Once I have found a place I want to photograph, I find it helpful to first determine the ends of the scene I’m trying to compose. Small changes in the start point or end point will have implications for placing the breaks in the final image. It takes some time and patience to find the whole composition and to allow the details in each frame to find their proper place. Carefully planning the breaks in the image is where success or failure of the whole image is often determined. Here, Ansel Adams’ guidance in the concept of pre-visualization is most helpful.
Why have breaks in the image at all?
When I began working this way there was no digital technology, no stitching programs or smart phones with a panoramic mode. I knew from the beginning that I would never be able make the seams between frames disappear in a single final print. I realized that carefully planning where the breaks occur and presenting them as part of the whole allowed the viewer to more accurately see what I had as I made the pictures. These breaks tell the viewer that the image is a construction of sequential frames and hints at the process.
I would like to take just a moment to discuss exposure and development. In rendering light across a 180º view, careful attention must be paid to proper film exposure and development. The light will often change drastically from one end of the image to the other. Once chosen, the exposure for one frame must remain the same for all subsequent frames of that entire image. Changing the aperture from one frame to another changes the size of the image recorded on the film itself and ends the ability to maintain continuity across the entire image. Consistent film development is also critically important. Since only one exposure setting can be used for the entire image, careful metering and compensation in development should be used to achieve the longest tonal range possible. Since there are only twelve exposures on a roll of 120 film. I often shoot the same 180º scene twice on a single roll and keep careful notes as to what that roll contains and thoughts on lighting conditions and film development.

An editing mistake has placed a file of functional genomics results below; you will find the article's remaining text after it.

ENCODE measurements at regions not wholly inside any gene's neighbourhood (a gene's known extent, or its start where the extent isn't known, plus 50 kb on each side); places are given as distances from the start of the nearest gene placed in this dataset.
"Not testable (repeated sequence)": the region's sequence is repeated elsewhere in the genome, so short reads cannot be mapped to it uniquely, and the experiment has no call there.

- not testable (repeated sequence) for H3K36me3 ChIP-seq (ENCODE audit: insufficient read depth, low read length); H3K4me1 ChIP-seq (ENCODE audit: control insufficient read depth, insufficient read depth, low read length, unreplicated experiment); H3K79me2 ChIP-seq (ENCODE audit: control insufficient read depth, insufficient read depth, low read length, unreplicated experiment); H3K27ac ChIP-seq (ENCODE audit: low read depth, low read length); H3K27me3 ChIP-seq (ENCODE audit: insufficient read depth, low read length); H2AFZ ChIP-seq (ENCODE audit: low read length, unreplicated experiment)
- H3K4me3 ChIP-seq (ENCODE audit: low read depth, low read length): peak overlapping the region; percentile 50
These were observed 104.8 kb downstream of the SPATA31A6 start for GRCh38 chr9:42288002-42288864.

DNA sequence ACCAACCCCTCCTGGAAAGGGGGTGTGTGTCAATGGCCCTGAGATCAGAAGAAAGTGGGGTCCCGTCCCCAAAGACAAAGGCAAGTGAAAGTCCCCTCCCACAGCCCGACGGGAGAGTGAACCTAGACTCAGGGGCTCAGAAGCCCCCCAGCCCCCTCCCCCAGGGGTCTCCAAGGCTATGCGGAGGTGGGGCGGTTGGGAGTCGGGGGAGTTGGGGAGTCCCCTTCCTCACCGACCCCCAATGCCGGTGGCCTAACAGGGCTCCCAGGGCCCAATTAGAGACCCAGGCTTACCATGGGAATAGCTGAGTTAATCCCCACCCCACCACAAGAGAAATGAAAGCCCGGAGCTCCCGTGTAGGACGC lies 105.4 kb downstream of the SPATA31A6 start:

After choosing which negatives to print, my method is to print each image in sequential order and full frame, at least 10 X 10 inches. My habit is to make at least 5-7 prints of each frame. Once the prints are washed, dried and flattened, I create several complete sets of prints which best match in tone and contrast. After the sets are created I head back to the darkroom to tone each set in both Gold #231 and Selenium. These toners create a blue / magenta split on Kodak Ektalure paper. Like so many others, this paper is sadly no loner available, a victim of environmental regulation of products which contain cadmium. Occasionally, I use Kodak Polytoner alone to shift the colors to a red brown and blue split. Once the prints are again dried and flattened, I can begin to construct the final images in the mounting process.
To create the finished piece, I trim the overlap created by the Rollei pan head on each individual print. I also trim either the top or bottom of the frame to keep the images square. This has the desirable effect of slightly raising or lowering the horizon line of the entire composition. The prints are then dry mounted to acid free museum board or a black muslin fabric. Once mounted, I mat and frame the final constructions.
The image just above is a 180º view of Tolliver Creek in Western Maryland. For display online this image was scanned from the original negatives. The finished piece is the only copy of this image I ever printed and it is far too large to scan. The prints I framed were actually my proof prints. Of course I can print this again but the older papers I originally used are long discontinued. The over all matted and framed size of the above image is 20.5” X 58”. Making these images is a long and labor intensive process but one I truly love. I never let myself forget that the camera is a license to look at the world more closely.